Posted: 22 October 2019
Decolonising History – What Does That Even Mean?
Actress, writer and singer, Danusia Samal (OUT OF SORTS, BUSKING IT), was one of five playwrights who took up residence in the History department of the School of Oriental and African Studies (SOAS).
Danusia’s audio drama, THE MUSEUM, is inspired by what she found, having attended classes and engaged with the students and teachers. Here, Danusia shares the experiences of her ten-day SOAS residency.
I was thrilled when back in 2018, Tamasha invited myself and a few other writers to SOAS University to discuss a potential new project. They wanted to create a series of short audio dramas written in collaboration with the university. The theme would be “Decolonising History”.
Having recently started exploring my own cultural history, the idea of ‘decolonising’ really gripped me. Knowing family and friends who have attended SOAS, I saw it as a place where I could learn and gain access to knowledge from all over the world, to things we don’t normally see, hear or learn in traditional British education or the media. When the project was confirmed and I was asked to join in, I was over the moon. Decolonise! Smash the patriarchy! I am going to write something revolutionary!
Having trained at drama school, I’ve never done an academic degree or been part of a university. I loved having my SOAS staff pass (“look at me mum, I’m a University professor!”) and being able to use the library, explore campus, and take in the atmosphere of what I felt was quite a unique university. This must be what it’s like to be an intellectual.
As participants in the project, we were encouraged to enrol on courses on the BA History Course. We could attend lectures, access online resources, and meet and talk to staff and students. ‘Decolonising History’ was always an interesting discussion starter: “What is it? What does it mean to you?”
I became very interested in the conflicts that arose from this question – internal university politics, the struggle of being taught Eastern history by almost entirely Caucasian staff, the inherent colonialism and discrimination in academia, and what, if anything, could be done to solve it.
I also loved being able to go to lectures on things I knew nothing about, learning something completely unfamiliar. Like the other writers on the project, I threw myself into getting everything I could out of the SOAS experience. I filled notebooks with notes, took out hundreds of books, wrote questionnaires for the students, conducted interviews…
That’s when the really big question arose: What the hell am I gonna write about? A particular period in history? My own cultural history? The experience of learning history? Where will it be set? Africa? The Middle East? East Asia? South Asia? The Carribbean? Europe? Do I set it in Britain? At SOAS? And for all my research, am I any wiser about what ‘decolonising history’ actually means and how it can be done?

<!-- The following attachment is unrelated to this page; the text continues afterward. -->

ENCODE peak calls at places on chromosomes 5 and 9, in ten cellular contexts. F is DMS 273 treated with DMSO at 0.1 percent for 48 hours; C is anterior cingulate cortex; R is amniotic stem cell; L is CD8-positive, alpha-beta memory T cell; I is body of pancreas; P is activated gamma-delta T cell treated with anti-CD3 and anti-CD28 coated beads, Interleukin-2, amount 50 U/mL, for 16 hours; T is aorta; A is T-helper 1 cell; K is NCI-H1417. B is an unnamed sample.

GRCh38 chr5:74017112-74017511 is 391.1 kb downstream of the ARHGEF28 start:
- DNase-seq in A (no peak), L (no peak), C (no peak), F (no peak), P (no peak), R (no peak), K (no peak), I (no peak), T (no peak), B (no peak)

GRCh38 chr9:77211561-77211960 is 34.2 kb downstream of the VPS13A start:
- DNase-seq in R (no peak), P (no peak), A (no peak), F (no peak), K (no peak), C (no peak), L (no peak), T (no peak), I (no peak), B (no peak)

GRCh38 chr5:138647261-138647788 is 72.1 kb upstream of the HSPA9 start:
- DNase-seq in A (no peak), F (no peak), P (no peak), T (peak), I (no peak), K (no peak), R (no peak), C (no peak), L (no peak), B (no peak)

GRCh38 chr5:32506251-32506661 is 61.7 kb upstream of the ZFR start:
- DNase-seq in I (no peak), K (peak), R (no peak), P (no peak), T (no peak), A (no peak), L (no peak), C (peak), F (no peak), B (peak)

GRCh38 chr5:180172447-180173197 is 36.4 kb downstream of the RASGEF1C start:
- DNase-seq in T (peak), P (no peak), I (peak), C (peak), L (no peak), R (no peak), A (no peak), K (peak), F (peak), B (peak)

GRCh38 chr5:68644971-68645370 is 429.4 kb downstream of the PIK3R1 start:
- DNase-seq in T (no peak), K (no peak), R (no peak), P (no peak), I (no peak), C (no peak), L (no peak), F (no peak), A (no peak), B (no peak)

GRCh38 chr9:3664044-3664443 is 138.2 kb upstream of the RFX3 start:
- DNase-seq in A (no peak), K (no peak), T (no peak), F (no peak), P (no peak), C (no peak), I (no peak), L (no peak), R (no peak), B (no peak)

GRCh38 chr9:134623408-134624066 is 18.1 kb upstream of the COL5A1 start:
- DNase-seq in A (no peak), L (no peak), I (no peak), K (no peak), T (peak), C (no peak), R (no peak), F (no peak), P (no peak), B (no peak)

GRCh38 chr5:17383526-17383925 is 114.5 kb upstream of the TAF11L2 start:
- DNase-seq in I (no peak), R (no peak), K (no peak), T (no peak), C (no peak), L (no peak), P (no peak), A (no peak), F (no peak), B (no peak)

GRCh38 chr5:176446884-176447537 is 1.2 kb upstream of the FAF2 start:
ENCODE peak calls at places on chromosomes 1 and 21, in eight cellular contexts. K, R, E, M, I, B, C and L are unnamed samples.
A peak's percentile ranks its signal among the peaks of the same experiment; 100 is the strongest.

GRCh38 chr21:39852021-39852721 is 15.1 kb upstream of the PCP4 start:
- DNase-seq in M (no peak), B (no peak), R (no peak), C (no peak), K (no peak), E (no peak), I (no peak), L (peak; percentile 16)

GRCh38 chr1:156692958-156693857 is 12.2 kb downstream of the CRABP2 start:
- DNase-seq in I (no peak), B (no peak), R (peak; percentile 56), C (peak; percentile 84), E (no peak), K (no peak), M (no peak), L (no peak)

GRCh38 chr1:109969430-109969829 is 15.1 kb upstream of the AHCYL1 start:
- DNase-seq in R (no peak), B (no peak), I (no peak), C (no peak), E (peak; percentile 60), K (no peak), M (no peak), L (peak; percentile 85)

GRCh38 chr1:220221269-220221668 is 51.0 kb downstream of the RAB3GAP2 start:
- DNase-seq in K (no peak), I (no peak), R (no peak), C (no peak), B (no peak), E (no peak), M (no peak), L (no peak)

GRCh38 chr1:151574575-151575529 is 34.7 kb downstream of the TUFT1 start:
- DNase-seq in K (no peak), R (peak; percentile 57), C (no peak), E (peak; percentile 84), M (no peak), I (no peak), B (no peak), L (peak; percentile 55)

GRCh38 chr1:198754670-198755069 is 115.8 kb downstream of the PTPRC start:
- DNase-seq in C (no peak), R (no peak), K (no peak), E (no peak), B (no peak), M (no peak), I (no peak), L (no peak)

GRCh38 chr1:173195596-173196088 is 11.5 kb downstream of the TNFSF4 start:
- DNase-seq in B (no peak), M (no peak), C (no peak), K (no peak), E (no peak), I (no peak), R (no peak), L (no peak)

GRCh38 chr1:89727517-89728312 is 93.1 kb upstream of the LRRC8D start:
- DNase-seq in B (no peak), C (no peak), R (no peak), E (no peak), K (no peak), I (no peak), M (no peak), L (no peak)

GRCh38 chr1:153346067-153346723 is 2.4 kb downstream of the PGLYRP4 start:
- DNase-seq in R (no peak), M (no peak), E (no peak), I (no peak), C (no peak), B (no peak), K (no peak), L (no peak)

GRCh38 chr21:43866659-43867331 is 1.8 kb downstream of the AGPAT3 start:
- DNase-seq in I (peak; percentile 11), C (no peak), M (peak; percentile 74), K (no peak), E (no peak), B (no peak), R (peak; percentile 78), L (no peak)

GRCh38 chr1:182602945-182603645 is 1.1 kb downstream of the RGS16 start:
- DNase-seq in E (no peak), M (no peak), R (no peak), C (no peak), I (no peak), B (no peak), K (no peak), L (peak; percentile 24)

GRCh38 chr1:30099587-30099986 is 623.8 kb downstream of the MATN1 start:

Like many of the other writers on the project, (I hope they don’t mind me saying this) I fretted and fretted about all of the above. Deadlines loomed nearer and I didn’t have a single idea with dramatic potential. How could I do justice to all the brilliant conversations I’d had, the books I’d read, the lectures I’d attended?
Thankfully, inspiration came. In April, I was lucky enough to attend two one-day workshops: one on writing for radio with Tamasha, and another on story structure with John Yorke. Both of these helped me massively. I began to realise the obvious – I can’t tackle every aspect of this huge issue with one 20-minute audio play. But I can try my best to tell a good story, drawing on not just what I’ve learned at SOAS, but my emotional experiences of being there. If the biography I read on Steve Biko does not end up in my Tamasha audio play, perhaps something I took from it will. Nothing I’m learning is wasted, even if the material does not end up in the final piece. But I can only write a play about ‘decolonising’ as I understand and experience it.
I began to think about storytelling, how in many cultures this is how history is shared, whereas in Britain we preserve the past by making museums and filling them with artefacts.
I then thought about classic stories: Adventures, heists, thrillers. What about exploring how other cultures handle their artefacts through one of these mediums? This is how ‘The Museum’ came about. Set between a university like SOAS and a small village in Syria, it tells the story of Rima, who believes her father’s Museum was unjustly stolen by an English professor, and what she does to get it back.
After a cobbled together draft 1, I worked with Tamasha on honing the idea and creating a dramatic conflict that would translate to audio. We had discussions, redrafts, and I continued to visit SOAS and have chats with students. I was still keen to set some of the play in a university setting.
Then came the exciting bit. After a couple of months of redrafting, we gave our finished plays to Tamasha to be recorded as audio dramas by a group of talented actors. Sitting in the studio, I was thrilled to hear the story come to life. It seemed to make sense! It seemed to contain a lot of the debates I’d had about history without having to cite reams of research I’d done! It maybe even seemed to begin to explore the idea of ‘decolonising history’… but I’ll leave it to audiences to decide that.